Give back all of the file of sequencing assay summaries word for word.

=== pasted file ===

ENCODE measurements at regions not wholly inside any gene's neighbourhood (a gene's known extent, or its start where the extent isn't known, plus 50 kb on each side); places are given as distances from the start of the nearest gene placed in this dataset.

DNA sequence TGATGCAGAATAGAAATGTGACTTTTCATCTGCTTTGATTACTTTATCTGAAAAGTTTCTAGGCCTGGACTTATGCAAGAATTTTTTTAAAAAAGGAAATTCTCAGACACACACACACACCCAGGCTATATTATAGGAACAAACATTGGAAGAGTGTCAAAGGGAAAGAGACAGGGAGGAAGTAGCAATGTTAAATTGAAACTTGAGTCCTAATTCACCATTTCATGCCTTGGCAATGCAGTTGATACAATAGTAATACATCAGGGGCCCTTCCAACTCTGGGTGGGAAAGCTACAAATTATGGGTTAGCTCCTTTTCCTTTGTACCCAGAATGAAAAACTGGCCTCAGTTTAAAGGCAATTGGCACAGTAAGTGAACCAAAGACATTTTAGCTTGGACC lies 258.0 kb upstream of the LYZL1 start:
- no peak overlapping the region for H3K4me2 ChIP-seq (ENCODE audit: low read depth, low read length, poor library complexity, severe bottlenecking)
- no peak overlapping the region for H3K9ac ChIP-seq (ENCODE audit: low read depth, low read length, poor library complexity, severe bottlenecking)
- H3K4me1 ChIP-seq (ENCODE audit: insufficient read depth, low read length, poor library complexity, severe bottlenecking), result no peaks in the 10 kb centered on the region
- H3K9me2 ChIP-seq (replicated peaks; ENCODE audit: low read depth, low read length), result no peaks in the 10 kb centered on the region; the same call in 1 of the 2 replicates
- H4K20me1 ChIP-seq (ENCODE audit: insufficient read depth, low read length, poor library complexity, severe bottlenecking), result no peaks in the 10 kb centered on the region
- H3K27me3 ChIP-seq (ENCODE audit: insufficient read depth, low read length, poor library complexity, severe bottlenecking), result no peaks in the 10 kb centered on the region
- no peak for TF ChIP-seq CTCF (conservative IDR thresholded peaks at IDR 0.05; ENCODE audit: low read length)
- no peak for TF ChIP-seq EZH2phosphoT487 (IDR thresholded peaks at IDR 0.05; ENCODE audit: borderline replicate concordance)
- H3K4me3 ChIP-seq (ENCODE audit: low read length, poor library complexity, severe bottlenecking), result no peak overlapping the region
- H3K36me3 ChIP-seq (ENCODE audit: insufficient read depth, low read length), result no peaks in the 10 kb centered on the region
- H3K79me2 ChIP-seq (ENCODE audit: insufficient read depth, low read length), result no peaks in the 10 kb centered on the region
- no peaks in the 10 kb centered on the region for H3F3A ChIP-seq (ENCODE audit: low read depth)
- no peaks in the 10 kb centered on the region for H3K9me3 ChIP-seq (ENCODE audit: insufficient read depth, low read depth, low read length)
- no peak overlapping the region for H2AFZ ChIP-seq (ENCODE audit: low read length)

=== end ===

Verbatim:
ENCODE measurements at regions not wholly inside any gene's neighbourhood (a gene's known extent, or its start where the extent isn't known, plus 50 kb on each side); places are given as distances from the start of the nearest gene placed in this dataset.

DNA sequence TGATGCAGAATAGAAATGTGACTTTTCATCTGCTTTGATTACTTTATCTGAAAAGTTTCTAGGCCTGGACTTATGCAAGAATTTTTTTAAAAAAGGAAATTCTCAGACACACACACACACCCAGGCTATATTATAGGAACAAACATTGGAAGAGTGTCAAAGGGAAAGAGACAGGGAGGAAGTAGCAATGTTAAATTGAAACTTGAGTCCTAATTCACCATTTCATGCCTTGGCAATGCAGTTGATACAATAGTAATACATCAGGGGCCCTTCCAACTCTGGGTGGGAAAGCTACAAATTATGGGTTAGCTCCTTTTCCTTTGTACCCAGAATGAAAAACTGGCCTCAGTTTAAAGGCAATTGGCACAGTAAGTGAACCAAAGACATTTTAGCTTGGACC lies 258.0 kb upstream of the LYZL1 start:
- no peak overlapping the region for H3K4me2 ChIP-seq (ENCODE audit: low read depth, low read length, poor library complexity, severe bottlenecking)
- no peak overlapping the region for H3K9ac ChIP-seq (ENCODE audit: low read depth, low read length, poor library complexity, severe bottlenecking)
- H3K4me1 ChIP-seq (ENCODE audit: insufficient read depth, low read length, poor library complexity, severe bottlenecking), result no peaks in the 10 kb centered on the region
- H3K9me2 ChIP-seq (replicated peaks; ENCODE audit: low read depth, low read length), result no peaks in the 10 kb centered on the region; the same call in 1 of the 2 replicates
- H4K20me1 ChIP-seq (ENCODE audit: insufficient read depth, low read length, poor library complexity, severe bottlenecking), result no peaks in the 10 kb centered on the region
- H3K27me3 ChIP-seq (ENCODE audit: insufficient read depth, low read length, poor library complexity, severe bottlenecking), result no peaks in the 10 kb centered on the region
- no peak for TF ChIP-seq CTCF (conservative IDR thresholded peaks at IDR 0.05; ENCODE audit: low read length)
- no peak for TF ChIP-seq EZH2phosphoT487 (IDR thresholded peaks at IDR 0.05; ENCODE audit: borderline replicate concordance)
- H3K4me3 ChIP-seq (ENCODE audit: low read length, poor library complexity, severe bottlenecking), result no peak overlapping the region
- H3K36me3 ChIP-seq (ENCODE audit: insufficient read depth, low read length), result no peaks in the 10 kb centered on the region
- H3K79me2 ChIP-seq (ENCODE audit: insufficient read depth, low read length), result no peaks in the 10 kb centered on the region
- no peaks in the 10 kb centered on the region for H3F3A ChIP-seq (ENCODE audit: low read depth)
- no peaks in the 10 kb centered on the region for H3K9me3 ChIP-seq (ENCODE audit: insufficient read depth, low read depth, low read length)
- no peak overlapping the region for H2AFZ ChIP-seq (ENCODE audit: low read length)